This month, in our Behind the Bot series, we’re chatting with Ozobot’s Prague-based Senior Software Engineer, Ondřej Sienczak. As Senior Software Engineer, Ondřej designs and integrates various software platforms and programming languages with robot hardware. Among other projects, Ondřej has been a key contributor to the advanced functionality of our Ozobot Evo through developing software and integrating emerging technologies directly into the robot as well as making continual design improvements to increase overall performance.
With a background rooted in software design, Ondřej studied electrical engineering at the Czech Technical University in Prague and collected over 15 years of experience in the embedded software development field at globally recognized brands, including some of Europe’s largest electrical and manufacturing companies, before joining the Ozobot team.
Read on to learn more about how he got started as an engineer, why he loves programming and a few helpful tips and advice for aspiring engineers.
On what inspired him to start coding
I had never seen a computer until I was 10 years old. This may sound strange for many people to hear, especially those from the U.S., but the situation was very different at that time in the Czech Republic (Czechoslovakia) than it is today. Computers were super expensive for us then, because it was just a few months after Communism was defeated in our country. For example, a standard PC was approximately $1800 USD and my father’s salary was about $130 USD. Therefore, my father took me to school for a programming class. He told me, “Computers aren’t complex, they are fast, but you are the one who tells them what to do. Don’t be afraid of them.”
As a young child, I also loved building kits. When I started using a computer, I discovered a digital type of ‘building kit’ with virtually no limits and that was fascinating to me.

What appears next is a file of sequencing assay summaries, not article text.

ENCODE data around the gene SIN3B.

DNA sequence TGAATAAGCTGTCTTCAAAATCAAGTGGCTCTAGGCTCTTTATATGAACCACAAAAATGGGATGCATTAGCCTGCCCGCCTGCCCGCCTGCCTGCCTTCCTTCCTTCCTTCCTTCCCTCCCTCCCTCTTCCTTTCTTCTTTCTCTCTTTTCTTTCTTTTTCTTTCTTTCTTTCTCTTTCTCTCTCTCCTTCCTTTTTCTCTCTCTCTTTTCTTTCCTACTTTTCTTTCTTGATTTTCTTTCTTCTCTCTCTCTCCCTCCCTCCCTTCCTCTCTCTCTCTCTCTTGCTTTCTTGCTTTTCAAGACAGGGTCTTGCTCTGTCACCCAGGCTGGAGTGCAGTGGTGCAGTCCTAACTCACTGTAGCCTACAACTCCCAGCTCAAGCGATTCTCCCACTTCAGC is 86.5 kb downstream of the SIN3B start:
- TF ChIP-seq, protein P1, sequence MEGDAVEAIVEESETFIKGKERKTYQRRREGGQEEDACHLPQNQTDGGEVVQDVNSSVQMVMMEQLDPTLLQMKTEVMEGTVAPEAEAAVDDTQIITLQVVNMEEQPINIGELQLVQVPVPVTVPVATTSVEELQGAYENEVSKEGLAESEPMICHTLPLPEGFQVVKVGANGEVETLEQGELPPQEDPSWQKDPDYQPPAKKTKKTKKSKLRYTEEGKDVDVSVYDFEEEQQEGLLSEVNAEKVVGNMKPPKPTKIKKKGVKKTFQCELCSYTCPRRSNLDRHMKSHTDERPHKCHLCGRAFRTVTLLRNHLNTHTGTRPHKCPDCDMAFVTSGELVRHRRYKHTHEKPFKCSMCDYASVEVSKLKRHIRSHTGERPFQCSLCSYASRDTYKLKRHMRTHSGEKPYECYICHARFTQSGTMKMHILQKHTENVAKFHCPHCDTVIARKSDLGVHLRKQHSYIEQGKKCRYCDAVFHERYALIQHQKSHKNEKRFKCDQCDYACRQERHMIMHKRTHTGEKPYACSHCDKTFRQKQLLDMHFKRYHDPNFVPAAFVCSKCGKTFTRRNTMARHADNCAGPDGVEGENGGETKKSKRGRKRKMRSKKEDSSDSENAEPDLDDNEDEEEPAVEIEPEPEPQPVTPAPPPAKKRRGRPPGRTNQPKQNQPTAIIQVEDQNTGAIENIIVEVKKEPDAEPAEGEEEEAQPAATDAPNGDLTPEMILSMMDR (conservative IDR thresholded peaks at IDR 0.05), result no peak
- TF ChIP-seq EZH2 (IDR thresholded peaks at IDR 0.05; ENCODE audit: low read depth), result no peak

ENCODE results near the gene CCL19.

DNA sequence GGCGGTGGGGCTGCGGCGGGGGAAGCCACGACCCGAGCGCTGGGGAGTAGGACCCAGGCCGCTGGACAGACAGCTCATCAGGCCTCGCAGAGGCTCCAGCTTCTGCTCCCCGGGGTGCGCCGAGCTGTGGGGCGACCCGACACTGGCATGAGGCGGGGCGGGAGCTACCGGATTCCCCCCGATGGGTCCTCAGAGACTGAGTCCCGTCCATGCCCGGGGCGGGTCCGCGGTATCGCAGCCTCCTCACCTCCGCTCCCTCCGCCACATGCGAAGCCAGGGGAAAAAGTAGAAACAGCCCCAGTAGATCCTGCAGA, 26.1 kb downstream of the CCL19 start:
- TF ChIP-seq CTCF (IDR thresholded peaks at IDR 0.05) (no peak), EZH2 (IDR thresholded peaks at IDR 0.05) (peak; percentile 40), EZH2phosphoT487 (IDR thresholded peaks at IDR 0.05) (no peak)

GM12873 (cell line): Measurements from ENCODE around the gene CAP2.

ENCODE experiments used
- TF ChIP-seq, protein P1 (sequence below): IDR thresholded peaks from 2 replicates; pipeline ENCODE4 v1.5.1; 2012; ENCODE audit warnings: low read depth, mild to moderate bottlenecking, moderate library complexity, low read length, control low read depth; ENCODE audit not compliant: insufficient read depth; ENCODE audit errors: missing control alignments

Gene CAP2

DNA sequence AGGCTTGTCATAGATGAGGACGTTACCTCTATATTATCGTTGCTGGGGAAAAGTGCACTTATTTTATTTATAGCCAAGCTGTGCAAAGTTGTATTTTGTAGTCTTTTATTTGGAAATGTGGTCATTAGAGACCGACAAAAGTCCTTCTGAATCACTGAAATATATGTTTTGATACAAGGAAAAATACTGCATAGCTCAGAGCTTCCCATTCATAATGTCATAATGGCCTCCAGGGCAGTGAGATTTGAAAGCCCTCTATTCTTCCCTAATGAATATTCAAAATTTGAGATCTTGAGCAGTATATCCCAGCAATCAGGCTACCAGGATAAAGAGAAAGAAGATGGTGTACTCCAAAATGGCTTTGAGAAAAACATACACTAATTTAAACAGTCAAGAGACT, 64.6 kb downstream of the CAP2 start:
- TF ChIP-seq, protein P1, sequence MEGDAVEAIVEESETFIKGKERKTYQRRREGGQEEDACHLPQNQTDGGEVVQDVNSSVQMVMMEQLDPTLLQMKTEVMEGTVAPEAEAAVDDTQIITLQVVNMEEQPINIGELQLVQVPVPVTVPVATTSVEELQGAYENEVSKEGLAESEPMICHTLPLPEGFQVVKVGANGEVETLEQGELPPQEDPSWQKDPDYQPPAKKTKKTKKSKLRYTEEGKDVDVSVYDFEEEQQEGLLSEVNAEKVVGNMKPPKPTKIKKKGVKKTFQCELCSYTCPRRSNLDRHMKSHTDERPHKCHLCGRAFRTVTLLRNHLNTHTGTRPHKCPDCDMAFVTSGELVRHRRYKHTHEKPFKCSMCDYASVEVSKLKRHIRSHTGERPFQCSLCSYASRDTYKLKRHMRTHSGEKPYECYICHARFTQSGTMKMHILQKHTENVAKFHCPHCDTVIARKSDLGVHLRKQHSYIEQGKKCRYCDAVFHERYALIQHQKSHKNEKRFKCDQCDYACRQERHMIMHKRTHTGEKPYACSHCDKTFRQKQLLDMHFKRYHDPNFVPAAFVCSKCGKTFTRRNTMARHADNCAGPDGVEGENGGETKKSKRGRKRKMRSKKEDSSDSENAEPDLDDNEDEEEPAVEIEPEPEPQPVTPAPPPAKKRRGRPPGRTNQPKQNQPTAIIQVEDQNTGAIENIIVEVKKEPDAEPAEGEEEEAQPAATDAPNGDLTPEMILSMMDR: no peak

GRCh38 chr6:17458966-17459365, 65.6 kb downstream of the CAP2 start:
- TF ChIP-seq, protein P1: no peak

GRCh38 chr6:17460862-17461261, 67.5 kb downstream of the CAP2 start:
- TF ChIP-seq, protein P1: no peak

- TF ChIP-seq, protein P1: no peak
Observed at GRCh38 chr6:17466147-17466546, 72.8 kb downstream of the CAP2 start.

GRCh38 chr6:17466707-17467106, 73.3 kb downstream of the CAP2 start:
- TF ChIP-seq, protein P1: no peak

On his current favorite project
As I have always liked the programming of embedded systems, I’m happy to be designing and programming robot hardware as well as integrating new technologies with our robots at Ozobot. Right now, my favorite project is definitely the integration of a new programming language into the Evo robot because it shows that even embedded systems can move forward and you don’t need to have the technical discipline of writing complex programming languages in order to use it.
Actually, this is one of the reasons why I love Ozobot. There are so many types of technologies packed inside a small robot so that it’s simple enough for young children to play and learn with it. While it may not be apparent at first glance, there is a lot of non-trivial code running inside this tiny robot. Robots have to know how to see the line, how to follow it, how to move and change direction, and many other technologies which are used in real robotics and are also inside of the Evo.
On the biggest challenge in his career
Although I’ve worked on many challenging and technical projects throughout my career that have been quite complex, it may come as a surprise that my biggest challenge was my final project in high school.
As I was studying at a technical high school, the final exam came in the form of an extensive project. My task was to build an electronic piano, including mechanics, electronics, software and documentation, and present the finished product at the end. This project was the first time I had to create something completely “from scratch” in a limited amount of time, on my own.
My university projects and many others in my professional career did not feel as big of a challenge as this high school project because they weren’t my first — it’s all about perspective!
Why he loves working at Ozobot
Overall, my most favorite thing about working at Ozobot is the company itself. We have a perfect team full of smart, capable people where every person’s opinion carries weight and we can all influence and participate in projects as equals. I can also say that we are doing truly innovative software development. This may sound obvious given our products and industry, however, from my past experiences in the field, I know this type of real software development doesn’t always take place.
His advice for aspiring engineers
- Combine work with fun. It’s hard for me to imagine another job where you can play and create useful things at the same time. What is the difference between programming Evo and a robotic vacuum? Just size and complexity!
- Don’t be afraid of challenges. Even if you do not succeed, every challenge will give you the experience to help move you forward.
- Programming is everywhere! Keep in mind programming isn’t limited to the web, databases, or PC games. For example, ‘Nice’ programming is in the field of robotics as well as aerospace, automotive, home electronics, power plants, photography, and music industries. It can even be applied to nature and environmental needs!
Stay tuned next month to get another behind-the-scenes look at the people behind the bot!